The escalation of the killing campaign to include Jewish women and children began in early August 1941, with clear impetus from the top SS leaders.  When the 2nd SS Cavalry Regiment was preparing to sweep the Pripet Marshes, it received an "explicit order" (ausdrücklicher Befehl des RF-SS) from Himmler on August 1, 1941:  "All Jews must be shot.  Drive the female Jews into the swamp." [39]   The reply of SS-Sturmbannführer Magill demonstrated that he fully understood the purpose of Himmler's order, namely the killing of Jewish women and children through drowning, and he explained the inadequacy of the method:  "Driving women and children into the swamps did not have the intended success, because the swamps were not so deep that a sinking under could occur." [40]

     The War Diary of Police Battalion 322 shows a similar transition.  In early August its third company carried out executions of all adult male Jews but still spared Jewish women and children on its march from Bialystok to Minsk.  Then the chief of the Order Police met with Higher SS and Police Leader von dem Bach-Zelewski in Minsk on August 29, and the following day Police Battalion 322 was assigned to a "thorough Jewish action" (gründliche Judenaktion) or roundup in the Minsk.  On September 1 third company took part in the execution of the Jews who had been seized, including 64 Jewish women.  The inclusion of Jewish women was justified by their alleged failure to wear the Jewish star.  By early October the Battalion was shooting Jews "of both sexes" (beiderlei Geschlechts) without providing any explanation or rationalization. [41]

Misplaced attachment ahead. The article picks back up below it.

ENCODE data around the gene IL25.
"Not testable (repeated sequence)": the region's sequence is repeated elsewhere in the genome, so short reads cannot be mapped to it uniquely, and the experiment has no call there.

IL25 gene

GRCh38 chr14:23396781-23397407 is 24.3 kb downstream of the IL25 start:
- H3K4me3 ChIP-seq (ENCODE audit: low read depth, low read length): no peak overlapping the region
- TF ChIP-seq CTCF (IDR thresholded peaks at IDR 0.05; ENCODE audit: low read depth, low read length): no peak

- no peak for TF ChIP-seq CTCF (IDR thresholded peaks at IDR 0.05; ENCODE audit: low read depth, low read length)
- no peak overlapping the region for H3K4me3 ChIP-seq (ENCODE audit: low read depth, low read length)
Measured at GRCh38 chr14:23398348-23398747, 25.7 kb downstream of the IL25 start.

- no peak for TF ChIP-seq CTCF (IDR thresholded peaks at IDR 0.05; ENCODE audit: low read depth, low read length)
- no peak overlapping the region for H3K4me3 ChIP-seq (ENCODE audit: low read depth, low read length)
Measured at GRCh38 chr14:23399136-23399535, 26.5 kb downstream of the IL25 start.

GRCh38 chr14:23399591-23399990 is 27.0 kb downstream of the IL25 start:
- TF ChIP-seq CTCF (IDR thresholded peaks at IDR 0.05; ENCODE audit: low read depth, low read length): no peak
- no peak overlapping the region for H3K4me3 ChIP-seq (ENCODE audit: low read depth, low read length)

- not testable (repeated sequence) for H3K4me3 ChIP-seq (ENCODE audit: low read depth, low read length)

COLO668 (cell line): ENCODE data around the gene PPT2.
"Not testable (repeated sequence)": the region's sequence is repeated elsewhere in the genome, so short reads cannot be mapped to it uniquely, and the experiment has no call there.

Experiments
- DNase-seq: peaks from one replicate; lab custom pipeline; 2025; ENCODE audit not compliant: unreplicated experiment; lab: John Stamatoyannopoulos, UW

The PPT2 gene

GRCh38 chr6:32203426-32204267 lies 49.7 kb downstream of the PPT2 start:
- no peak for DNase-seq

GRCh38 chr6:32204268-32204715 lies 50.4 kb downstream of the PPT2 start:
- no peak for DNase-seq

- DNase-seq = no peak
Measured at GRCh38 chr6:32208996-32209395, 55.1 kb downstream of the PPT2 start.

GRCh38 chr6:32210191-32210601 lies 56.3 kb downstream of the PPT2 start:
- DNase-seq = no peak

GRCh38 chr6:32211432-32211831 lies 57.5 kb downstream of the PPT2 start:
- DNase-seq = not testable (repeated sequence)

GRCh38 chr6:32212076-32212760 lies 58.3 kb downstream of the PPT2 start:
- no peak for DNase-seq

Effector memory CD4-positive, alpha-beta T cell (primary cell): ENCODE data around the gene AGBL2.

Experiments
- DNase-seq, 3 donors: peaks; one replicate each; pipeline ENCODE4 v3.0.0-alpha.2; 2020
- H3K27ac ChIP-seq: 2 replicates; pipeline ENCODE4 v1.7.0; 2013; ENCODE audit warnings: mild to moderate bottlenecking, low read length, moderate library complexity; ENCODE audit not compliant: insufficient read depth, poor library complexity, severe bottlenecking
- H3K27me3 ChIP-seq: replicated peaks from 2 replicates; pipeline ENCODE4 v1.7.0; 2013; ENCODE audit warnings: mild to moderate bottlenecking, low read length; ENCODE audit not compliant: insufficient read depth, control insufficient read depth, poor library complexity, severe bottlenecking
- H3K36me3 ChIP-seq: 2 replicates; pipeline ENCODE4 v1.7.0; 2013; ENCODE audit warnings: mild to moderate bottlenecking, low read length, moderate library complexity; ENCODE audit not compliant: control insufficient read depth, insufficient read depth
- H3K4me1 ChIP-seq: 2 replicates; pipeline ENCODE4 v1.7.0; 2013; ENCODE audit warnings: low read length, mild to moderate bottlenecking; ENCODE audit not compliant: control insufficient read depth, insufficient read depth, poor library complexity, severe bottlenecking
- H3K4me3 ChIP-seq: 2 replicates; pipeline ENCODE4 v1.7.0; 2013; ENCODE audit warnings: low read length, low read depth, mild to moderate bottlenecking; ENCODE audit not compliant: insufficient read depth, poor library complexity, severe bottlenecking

Once again the detailed statistics of Jäger's Einsatzkommando provide the clearest evidence of the transition.  On August 6, 1941, Jäger was informed by Stahlecker that the latter had received "general orders from above that cannot be discussed in writing." [42]   Beginning on August 15, 1941, Jäger's statistics demonstrate a sharp increase in the number of Jews being shot and the inclusion of large numbers of Jewish women and children. [43]

     Beginning in late September, the killing campaign escalated once again when entire communities of Jews (with the exception of indispensable skilled workers) were killed in so-called "large-scale actions."  (Grossaktionen)  On September 19, following a decision "to liquidate the Jews of Zhitomir definitively and radically," the ghetto was emptied and 3,145 Jews were shot.  The massacre of over 33,000 Jews in Kiev followed on September 29-30. [44]   "On November 6 and 7, 1941, the action against Jews that had been prepared for some time was carried out in Rovno, where about 15,000 Jews were shot." [45]   Beginning on November 30, 1941, the Higher SS and Police Leader North reduced the Jewish population of the Riga ghetto from 29,500 to 2,600. [46]   In December Einsatzgruppe B  reported the elimination of the Bobruisk and Vitebsk ghettos through the shooting of 5,281 and 4,090 Jews respectively. [47]   In early December 1941 Einsatzgruppe D noted that some 10,000 Jews lived in Simpferpol;  two months later, it noted that almost 10,000 Jews had been executed there. [48]   Such actions aiming at total extermination of the Jewish population were not limited to large cities.  Following killing actions in smaller cities and rural areas, entire towns and then even entire regions were repeatedly proclaimed "free of Jews." [49]

     In early 1942, Heydrich reported:  "While the Jewish question in the Ostland (by which he presumably meant the Baltic states of Lithuania, Latvia, and Estonia) can be seen as practically solved and cleansed, progress continues to be made on the clarification of this problem on other occupied territories in the east." [50]   Outside the Baltic the pace of killing slowed temporarily in the winter of 1941-42 for two reasons.  As SS-Sturmbannführer Hofmann, head of the Security Service in Minsk, explained to a meeting of officials from the civil administration: